As you may already know, the book is about the author's trek through the woods on the Appalachian Trail with a male friend in the mid-1990's. This famous trail, the author informs us in Chapter 1, is over 2100 miles long stretching from Springer Mountain, Georgia to Mount Katahdin, Maine. It is also NO walk in the park as walking the trail holds very potential dangers of not only being seriously injured but also possibly being killed. In the early chapters of the book the author describes these dangers in very specific ways including, but not being limited to, the possibility of being eaten by bears, bitten by poisonous snakes, struck by lightning, getting lost and dying from hypothermia or even being murdered by someone of the human species. At this early juncture you begin to wonder, under those circumstances, why anyone, in their right mind, would choose to walk this perilous trail.

Continuing on, however, the book evolves into a real adventure story. Like his friend, the author admits to being middle-aged, somewhat overweight, even rather shamed by a similar aged, overweight but very annoying woman they encounter early on. At first he doesn't appear to much like his own walking companion either but then realizes, despite his faults, he, like the author, holds a spirit of adventure in him that keeps propelling the two forward.
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Format: Mass Market Paperback
A brief history of my acquaintance with this book is in order, I think ...

I read two of Bryson's books (Mother Tongue and A Short History of Nearly Everything, Illustrated Edition) and decided I wanted to read more of this author. I ordered from Amazon, and this was one of the four Bryson titles I selected. Eventually, and for no other reason than I expected that this book would be the best, I decided to save 'A Walk in the Woods' for last. Well, as it happened, the books I ended up reading before it are now favorites, while this book is still reckoned as a disappointment. It may possibly be that, by saving this book for last I had invested it with unwarranted expectations, but, it in the end I could only conclude that this book is not Bryson at his best...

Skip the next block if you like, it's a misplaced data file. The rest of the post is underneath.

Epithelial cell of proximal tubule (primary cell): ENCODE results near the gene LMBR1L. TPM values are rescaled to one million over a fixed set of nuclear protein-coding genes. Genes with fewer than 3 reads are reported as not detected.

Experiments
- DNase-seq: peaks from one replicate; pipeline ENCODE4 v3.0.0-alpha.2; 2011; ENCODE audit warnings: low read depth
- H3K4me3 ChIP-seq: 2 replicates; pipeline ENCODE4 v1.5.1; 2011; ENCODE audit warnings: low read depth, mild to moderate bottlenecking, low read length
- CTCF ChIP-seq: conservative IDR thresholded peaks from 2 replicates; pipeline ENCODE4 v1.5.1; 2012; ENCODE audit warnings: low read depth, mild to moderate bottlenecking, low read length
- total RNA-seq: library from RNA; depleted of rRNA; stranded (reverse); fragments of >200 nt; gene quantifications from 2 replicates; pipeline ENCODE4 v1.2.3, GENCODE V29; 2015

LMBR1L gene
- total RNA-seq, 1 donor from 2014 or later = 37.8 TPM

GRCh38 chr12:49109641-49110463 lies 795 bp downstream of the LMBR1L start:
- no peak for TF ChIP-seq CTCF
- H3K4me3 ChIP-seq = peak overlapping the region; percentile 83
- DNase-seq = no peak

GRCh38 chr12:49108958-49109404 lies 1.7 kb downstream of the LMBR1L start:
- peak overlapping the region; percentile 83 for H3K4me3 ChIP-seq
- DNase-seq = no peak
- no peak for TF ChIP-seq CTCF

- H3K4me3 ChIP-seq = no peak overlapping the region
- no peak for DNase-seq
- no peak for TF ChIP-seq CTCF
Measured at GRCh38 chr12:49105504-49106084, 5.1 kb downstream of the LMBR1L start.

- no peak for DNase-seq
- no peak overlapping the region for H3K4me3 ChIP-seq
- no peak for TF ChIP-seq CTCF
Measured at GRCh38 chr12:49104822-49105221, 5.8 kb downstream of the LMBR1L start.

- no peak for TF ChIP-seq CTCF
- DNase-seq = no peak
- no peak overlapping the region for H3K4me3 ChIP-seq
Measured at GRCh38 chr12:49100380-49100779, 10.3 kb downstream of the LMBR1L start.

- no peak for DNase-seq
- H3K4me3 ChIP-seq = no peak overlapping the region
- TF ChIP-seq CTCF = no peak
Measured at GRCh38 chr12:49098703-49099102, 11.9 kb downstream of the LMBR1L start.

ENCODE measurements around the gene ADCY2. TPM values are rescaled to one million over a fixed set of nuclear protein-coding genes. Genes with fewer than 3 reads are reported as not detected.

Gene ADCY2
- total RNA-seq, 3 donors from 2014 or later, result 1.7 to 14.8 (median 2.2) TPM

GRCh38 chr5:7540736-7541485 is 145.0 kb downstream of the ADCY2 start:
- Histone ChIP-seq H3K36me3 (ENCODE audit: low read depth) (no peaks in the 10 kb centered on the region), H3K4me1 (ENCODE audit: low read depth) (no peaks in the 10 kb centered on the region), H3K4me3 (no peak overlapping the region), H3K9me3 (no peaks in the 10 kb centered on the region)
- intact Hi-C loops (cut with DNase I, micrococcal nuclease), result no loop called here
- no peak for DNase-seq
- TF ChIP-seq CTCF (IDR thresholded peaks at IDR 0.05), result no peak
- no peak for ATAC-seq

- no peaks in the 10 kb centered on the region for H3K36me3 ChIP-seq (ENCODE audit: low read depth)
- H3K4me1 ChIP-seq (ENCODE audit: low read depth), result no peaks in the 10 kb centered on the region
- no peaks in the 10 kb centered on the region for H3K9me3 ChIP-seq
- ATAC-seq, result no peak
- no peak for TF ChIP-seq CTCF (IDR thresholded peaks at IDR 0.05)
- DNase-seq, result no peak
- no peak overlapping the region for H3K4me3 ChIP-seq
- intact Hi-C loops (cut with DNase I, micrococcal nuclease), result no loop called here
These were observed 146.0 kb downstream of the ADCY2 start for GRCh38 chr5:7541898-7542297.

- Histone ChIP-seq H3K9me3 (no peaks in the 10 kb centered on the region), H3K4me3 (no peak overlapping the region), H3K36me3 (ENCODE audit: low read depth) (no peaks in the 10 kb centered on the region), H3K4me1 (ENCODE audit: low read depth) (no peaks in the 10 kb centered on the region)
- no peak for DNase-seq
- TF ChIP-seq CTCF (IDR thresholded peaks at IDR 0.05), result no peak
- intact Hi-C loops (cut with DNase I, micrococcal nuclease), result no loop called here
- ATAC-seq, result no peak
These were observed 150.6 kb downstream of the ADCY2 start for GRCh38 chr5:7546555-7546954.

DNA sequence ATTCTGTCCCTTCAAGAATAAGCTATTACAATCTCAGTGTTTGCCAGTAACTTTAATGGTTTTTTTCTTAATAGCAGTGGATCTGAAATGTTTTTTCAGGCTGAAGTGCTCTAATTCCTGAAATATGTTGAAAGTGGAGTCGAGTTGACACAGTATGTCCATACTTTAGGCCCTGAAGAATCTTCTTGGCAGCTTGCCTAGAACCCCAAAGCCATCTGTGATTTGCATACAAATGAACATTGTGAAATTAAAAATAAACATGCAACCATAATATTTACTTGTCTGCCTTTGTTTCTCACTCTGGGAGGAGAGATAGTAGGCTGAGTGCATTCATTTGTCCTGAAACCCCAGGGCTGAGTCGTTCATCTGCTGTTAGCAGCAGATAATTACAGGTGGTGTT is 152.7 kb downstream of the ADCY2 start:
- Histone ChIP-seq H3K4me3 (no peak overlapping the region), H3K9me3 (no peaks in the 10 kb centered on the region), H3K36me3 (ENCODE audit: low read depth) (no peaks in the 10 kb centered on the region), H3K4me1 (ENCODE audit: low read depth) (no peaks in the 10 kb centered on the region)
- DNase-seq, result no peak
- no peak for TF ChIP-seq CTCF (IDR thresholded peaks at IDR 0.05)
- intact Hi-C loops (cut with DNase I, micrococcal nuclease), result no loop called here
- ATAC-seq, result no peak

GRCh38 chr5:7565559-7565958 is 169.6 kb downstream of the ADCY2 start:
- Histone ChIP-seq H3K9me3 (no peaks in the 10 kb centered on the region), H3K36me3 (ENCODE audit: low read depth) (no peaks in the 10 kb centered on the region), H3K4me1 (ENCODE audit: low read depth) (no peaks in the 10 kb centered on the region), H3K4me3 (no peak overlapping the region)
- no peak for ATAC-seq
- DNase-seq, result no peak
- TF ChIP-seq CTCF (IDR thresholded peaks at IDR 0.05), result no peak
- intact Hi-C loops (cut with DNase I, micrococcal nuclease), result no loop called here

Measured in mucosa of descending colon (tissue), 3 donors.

There is lots of typical Bryson humor here (I love the gadget buying stuff, for example) but the fact remains that when I saw that this was about an Appalachian Trail book, I assumed we would get an account of a trail traversal. Not so. Bill and his companion last only a few weeks on the trail and then quit about a quarter way through. That shouldn't matter perhaps, if journalistic truth is the ultimate goal, but the fact is that an 'adventure' book like this needed a good story with closure; The style, I felt, demanded that there be a successful finish somewhere... As it stands the book disappoints fundamentally.... after the failure to conclude the trail, the chapters that discuss subsequent hikes are just superfluous.

Bill .... walk the trail. Get back to us after-wards.....